Filed under: Critique, US
So, there is a March for Science planned for April 22nd in DC (with satellite marches around the world).
As a scientist, I was initially very excited to see scientists doing political organizing. In principle, scientists are highly trained in many skills that are critical to people’s struggles for liberation: we are skeptics, and have high standards for evidence; we think systematically, and try to resolve contradictions in our logic when they are revealed; we are empirically driven, and constantly exposing our own theories to the risk of being proven false; we are motivated by a desire to understand the world, and to share that knowledge as widely as possible.
But scientists also have some less attractive qualities. We are reductionist, and often fail to see how our assumptions are shaped by particular social, economic and historical contexts. We can be careerist and elitist, and very focused on the metrics that determine our status within the field. (This is in part a by-product of the terrible labor conditions among graduate students and post-doctoral students, especially, but also junior faculty who are forced to compete ruthlessly with one another for resources.) We tend to value innovation over maintenance, discovery over replicability. We chase fads. Scientists understand these and other problems with science very well.
Science also has a decidedly mixed record with respect to “human life and the future of the world,” which the mission statement of the March for Science papers over.
Scientific efforts that are being made to understand and reverse climate change today are necessary largely because scientific advances in previous centuries were the basis for our fossil fuel and petrochemical based economy. Even today, science is complicit in the destruction of the planet: the scale and intensity of fracking, for example, would not be possible without the cooperation of many geologists, and chemists, not to mention every kind of engineer imaginable. At this moment, scientists are helping build the Dakota Access Pipeline through indigenous land.
So: will the organizers be inviting people who develop new ways to pump poison into the soil and carbon into the atmosphere to the March for Science? on Earth Day? There is nothing in the mission statement that precludes this.
I don’t want to march with or for people who are actively working to destroy the planet.
The organizers of the march make statements about the importance of many different kinds of diversity to science, and they put these statements front and center. True, science is doing better than it has in the past at including people who have been marginalized by colonialism and heteropatriarchy. But it is also true that science has been as often as not on the side of oppressors.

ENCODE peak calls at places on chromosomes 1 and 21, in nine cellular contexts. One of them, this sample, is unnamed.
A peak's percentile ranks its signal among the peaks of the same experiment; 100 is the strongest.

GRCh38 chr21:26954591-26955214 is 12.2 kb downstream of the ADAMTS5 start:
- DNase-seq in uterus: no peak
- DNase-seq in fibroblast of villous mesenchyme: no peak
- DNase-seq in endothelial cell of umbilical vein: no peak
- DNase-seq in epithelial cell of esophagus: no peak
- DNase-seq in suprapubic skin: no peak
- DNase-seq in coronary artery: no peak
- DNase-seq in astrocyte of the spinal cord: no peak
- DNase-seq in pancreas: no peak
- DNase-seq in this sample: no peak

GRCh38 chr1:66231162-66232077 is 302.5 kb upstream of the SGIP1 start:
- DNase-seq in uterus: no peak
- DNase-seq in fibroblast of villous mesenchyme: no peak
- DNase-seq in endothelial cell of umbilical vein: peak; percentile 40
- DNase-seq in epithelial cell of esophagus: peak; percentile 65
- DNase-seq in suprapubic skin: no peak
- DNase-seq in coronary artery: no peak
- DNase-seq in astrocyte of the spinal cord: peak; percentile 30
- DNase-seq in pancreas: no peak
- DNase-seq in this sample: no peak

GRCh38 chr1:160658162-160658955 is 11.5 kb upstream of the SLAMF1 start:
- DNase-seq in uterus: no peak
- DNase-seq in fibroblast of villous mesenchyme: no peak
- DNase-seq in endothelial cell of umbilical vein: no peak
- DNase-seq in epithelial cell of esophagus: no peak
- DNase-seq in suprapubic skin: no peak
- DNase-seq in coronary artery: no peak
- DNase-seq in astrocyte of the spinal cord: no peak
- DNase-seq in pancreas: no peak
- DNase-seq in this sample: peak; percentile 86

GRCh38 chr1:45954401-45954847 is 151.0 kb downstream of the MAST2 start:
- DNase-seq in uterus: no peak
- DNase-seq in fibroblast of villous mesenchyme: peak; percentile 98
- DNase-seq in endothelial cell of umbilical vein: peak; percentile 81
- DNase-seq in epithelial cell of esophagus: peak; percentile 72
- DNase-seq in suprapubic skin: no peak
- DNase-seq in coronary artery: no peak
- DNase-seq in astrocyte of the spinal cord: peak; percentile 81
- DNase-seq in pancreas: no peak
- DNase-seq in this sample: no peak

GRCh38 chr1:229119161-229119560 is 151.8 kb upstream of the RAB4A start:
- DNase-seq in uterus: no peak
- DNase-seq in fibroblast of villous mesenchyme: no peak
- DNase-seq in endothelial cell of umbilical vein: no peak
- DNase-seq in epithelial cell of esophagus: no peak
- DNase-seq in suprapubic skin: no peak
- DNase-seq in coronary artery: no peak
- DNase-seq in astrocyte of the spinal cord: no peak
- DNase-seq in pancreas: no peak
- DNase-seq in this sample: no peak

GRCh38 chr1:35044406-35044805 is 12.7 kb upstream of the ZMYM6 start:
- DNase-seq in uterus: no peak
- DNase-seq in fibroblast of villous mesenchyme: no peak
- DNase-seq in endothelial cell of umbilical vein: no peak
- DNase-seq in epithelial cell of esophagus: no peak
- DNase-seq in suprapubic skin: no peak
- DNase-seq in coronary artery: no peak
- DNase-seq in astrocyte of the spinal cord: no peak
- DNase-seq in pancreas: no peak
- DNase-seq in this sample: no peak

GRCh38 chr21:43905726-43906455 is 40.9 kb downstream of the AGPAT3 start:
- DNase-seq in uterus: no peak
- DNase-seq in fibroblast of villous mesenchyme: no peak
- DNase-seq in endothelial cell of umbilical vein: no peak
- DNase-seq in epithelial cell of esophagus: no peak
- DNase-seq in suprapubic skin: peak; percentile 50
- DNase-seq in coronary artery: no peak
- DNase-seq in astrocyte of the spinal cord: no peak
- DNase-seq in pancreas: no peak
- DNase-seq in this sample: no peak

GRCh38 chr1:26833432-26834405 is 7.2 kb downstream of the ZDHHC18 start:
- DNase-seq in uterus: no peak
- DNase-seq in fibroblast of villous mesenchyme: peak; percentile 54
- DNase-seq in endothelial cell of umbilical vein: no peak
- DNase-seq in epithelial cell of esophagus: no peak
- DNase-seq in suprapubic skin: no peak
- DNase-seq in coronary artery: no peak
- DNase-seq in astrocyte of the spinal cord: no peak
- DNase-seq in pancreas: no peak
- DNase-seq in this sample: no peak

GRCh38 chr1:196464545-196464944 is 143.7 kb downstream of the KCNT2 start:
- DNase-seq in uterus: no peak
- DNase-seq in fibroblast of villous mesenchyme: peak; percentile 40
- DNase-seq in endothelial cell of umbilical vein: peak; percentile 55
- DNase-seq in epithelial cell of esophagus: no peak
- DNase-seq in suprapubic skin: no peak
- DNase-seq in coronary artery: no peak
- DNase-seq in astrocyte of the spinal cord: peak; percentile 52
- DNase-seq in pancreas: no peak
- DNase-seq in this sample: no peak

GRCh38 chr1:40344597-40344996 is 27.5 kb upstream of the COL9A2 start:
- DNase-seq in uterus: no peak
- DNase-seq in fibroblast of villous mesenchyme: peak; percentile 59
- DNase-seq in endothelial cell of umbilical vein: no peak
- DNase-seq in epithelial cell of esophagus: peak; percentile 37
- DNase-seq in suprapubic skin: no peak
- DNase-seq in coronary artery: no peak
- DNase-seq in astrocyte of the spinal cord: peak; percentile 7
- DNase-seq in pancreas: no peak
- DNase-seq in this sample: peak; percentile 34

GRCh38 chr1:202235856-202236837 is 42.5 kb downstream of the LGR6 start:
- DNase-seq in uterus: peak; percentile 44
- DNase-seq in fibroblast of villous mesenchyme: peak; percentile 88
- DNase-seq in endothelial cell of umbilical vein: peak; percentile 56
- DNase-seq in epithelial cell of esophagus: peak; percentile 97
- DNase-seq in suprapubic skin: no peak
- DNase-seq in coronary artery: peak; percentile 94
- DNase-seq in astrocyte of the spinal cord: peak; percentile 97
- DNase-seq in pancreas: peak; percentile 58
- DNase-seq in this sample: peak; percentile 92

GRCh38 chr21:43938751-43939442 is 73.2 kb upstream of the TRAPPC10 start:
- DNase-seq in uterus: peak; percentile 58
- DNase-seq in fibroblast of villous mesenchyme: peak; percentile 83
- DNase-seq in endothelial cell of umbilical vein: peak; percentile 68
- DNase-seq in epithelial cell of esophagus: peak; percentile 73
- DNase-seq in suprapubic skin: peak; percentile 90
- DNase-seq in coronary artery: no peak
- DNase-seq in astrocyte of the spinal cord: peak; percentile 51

I don’t just mean this only in the sense that there have been individual scientists and engineers who worked on the development of weapons, for example, or doctors who were willing to perform forced sterilizations and abortions, or psychologists who consulted in the creation and application of torture techniques, although all of those are certainly things that have happened. Science has also been part of the intellectual justification for oppression. For example, the theory of eugenics was invented and developed by respected scientists as part of their scientific program, and drove “evidence-based decision making” for everything from racist immigration policy to forced sterilization programs to the Holocaust.
Science is naturally a site of political struggle. Without militant protests from the Gay Liberation Front, homosexuality would still be classified as a psychiatric disorder in the Diagnostic and Statistical Manual. Queer, trans and intersex activists today are forcing scientists to reconsider binary models of sex and gender, and revealing that previously “common sense” notions have been clouding our ability to explain or even observe meaningful variability. I think this is making science better; I recognize this as a political stance and I refuse to apologize for it.
To present “science” as an unalloyed virtue that needs to be defended from politics, as the March for Science mission statement does, is dangerous and ahistorical. Activists working for people’s liberation have often had to fight against the scientific establishment, not just for their own inclusion, but sometimes for their lives and the lives of their loved ones.
The mission statement for the March for Science says that the March is about defending science, but, in a misguided effort at “non-partisanship,” it refuses to name what it is defending science against. If we can’t even name an enemy, how are we supposed to defend ourselves?
Meanwhile, the list of obvious enemies grows daily, as does their power. Steve Bannon’s media empire has been stoking a revival of discredited racist pseudoscience in the form of “Alt-Right” white supremacist propaganda. Scott Pruitt has been confirmed as head of the EPA despite his climate skepticism. What statement could we possibly make to Betsy DeVos or Jerry Falwell Jr. to convince them not to strip our education infrastructure for spare parts and sell them off to their cronies and business partners?
I am not willing to ask this regime for anything. I want them to fall. I do not want to be part of a generation of scientists that stands up for its own self interest while kleptocrats and white supremacists in power loot the commons for their own profit, terrorize marginalized groups, and carry out foreign policy based on an admixture of their own private interests and paranoid nationalism. I don’t want to march for science unless I am also marching against fascism.